_{J }according to (1) (process action**806**). - 3. For each H
_{J}, determine the median of the squared residuals, denoted by M_{J}, with respect to the whole set of point matches. The squared residual for match i is given by ∥m_{2i}−{circumflex over (m)}_{1i}∥^{2 }where {circumflex over (m)}_{1i }is point m_{1i }transferred to the second image by H_{J }(process action**808**). - 4. Retain the estimate H
_{J }for which M_{J }is minimal among all m M_{J }'s (process action**810**). - 5. Compute the robust standard deviation estimate: {circumflex over (σ)}=1.4826[1+5/(n−p)]√{square root over (M
_{J})}, where n is twice the number of matched points (process action**812**). - 6. Declare a point match as a false match if its residual is larger than k{circumflex over (σ)}, where k is set to 2.5 (process action
**814**). - 7. Discard the false matches and re-estimate H by minimizing the sum of squared errors Σ
_{1 }∥m_{2i}−{circumflex over (m)}_{1i }∥^{2 }where the summation is over all good matches (process action**816**).
In one embodiment of the invention, m=70, was used, which gives a probability of 99% that one of the 70 subsamples is good (i.e., all four point matches in the subsample are good) even if half of the total point matches are bad. This last step improves the accuracy of the estimated homography matrix because it uses all good matches. This incremental matching procedure stops when all images have been processed (process action 2.6 Adjusting the Homographies through Global Optimization For higher accuracy, one needs to adjust H's through global optimization by considering all the images simultaneously. This is done as follows. Let one assume that one has in total N images. Without loss of generality, the first image is chosen as the reference image for the global optimization. Let the homography matrix from the reference image to image i be H -
- φ
_{ij}=1 if point j is observed in image i;- 0 otherwise.
One can now formulate the global optimization as estimation of both homography matrices H_{i}'s and reference points {circumflex over (m)}_{j}'s by minimizing the errors between the expected positions and the observed ones in the images, i.e.,
- 0 otherwise.
- φ
Once the geometric relationship between images (in terms of homography matrices H's) are determined, one is able to stitch all images as a single high-resolution image. There are several options, and in one working embodiment a very simple one was implemented. As shown in 2.8 Alternate Method of Determining Matching Points of Interest. In order to achieve higher efficiency and robustness in matching two images without knowing any information about their relative position, a pyramidal and multi-starts search strategy was developed. The pyramidal search strategy is particularly useful when the size of the input images is very large. The flow chart of this process is shown in The process works as follows. A pair of consecutive images is input, as shown in process action The multi-start search strategy as follows. For any given pixel in one image, its maximum displacement in the other image (i.e., the maximum difference between any pair of corresponding pixels, or the maximum disparity) is the image size if one assumes there is an overlap between the two images. Considering the previously described matching and homography estimation algorithm works with relatively large unknown motion, one does not need to examine every possible displacement. Instead, the displacement (which is equal to the image size) space is coarsely sampled uniformly. More concretely, the procedure is as follows. -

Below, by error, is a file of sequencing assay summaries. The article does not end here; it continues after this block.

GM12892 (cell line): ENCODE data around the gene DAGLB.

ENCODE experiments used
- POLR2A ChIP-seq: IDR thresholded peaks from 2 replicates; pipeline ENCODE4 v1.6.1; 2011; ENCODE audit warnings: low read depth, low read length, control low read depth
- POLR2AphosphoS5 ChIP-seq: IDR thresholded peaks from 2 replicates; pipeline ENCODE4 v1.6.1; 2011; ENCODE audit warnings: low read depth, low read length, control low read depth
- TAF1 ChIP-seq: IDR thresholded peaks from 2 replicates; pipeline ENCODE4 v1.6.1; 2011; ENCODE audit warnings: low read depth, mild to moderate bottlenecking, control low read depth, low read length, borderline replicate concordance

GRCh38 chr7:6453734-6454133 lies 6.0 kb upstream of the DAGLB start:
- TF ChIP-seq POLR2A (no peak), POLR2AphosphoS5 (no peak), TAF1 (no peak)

- 1. Nine start points are generated, each defining the center of a search window of the previously described matching algorithm. Let W and H be the width and height of an image. The nine points are (−W/2, −H/2), (0,−H/2), (W/2, −H/2); (−W/2, 0), (0, 0), (W/2, 0); (−W/2, H/2), (0, H/2), (W/2, H/2). The size of the search window is equal to (3W/4, 3H/4), so there is an overlap between adjacent search windows in order to lower the probability of miss due to coarse sampling. Note that with this size of the search window, one does not cover the small region near the boundary, which corresponds to an overlap less than ⅛
^{th }of the image size. - 2. For each start point, the aforementioned matching and homography estimation algorithm is run, which gives the number of matched points and the root of mean square errors (RMS) of matched points, as well as an estimation of the homography between two images.
- 3. The homography estimation which corresponds to the largest number of matched points and the smallest RMS is chosen (process action
**1010**). If the last level has not been reached (process action**1012**) one then proceeds to the higher level using the previously estimated homography, which consists of two steps: - 1. The homography is projected to the higher level (process action